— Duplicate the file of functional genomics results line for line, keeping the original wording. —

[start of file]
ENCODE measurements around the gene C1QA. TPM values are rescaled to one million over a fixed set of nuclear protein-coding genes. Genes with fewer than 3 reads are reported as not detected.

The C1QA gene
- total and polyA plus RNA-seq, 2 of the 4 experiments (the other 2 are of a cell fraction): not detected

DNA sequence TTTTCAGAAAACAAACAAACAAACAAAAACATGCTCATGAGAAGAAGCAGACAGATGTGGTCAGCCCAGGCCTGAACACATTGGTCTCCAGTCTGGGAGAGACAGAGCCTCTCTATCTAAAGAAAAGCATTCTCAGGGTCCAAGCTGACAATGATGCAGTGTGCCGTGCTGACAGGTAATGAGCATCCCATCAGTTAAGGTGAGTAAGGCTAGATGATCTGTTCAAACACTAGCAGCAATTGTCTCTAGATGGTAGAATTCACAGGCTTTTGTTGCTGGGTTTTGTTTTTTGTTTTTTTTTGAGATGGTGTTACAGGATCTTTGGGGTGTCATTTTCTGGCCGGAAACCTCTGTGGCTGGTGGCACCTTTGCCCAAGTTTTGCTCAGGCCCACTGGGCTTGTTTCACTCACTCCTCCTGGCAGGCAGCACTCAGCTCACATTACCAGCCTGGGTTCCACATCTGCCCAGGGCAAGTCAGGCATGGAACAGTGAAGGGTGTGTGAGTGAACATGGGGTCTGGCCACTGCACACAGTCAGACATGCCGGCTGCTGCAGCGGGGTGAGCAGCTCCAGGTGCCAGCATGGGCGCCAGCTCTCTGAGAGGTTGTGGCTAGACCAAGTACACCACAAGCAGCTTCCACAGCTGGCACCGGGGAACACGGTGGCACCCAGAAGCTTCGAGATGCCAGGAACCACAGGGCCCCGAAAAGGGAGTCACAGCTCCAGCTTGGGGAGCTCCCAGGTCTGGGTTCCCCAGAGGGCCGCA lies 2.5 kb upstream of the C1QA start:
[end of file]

ENCODE measurements around the gene C1QA. TPM values are rescaled to one million over a fixed set of nuclear protein-coding genes. Genes with fewer than 3 reads are reported as not detected.

The C1QA gene
- total and polyA plus RNA-seq, 2 of the 4 experiments (the other 2 are of a cell fraction): not detected

DNA sequence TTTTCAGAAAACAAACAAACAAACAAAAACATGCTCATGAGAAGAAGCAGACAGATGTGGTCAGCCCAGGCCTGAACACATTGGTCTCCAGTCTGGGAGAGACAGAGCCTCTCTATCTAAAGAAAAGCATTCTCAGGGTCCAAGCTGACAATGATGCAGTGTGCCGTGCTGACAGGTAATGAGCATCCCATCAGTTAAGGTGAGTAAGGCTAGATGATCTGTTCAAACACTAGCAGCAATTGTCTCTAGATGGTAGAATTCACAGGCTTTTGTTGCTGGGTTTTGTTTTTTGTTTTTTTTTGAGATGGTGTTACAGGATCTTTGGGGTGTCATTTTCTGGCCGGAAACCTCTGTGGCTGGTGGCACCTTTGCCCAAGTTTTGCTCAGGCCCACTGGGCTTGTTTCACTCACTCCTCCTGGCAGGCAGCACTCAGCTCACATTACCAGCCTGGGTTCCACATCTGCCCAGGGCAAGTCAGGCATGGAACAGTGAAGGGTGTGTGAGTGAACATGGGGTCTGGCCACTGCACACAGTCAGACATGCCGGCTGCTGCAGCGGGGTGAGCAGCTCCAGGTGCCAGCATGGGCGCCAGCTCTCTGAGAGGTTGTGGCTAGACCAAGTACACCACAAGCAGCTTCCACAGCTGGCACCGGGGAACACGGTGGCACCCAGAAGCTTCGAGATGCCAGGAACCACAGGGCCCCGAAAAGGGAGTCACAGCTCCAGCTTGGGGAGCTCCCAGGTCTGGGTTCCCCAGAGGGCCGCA lies 2.5 kb upstream of the C1QA start: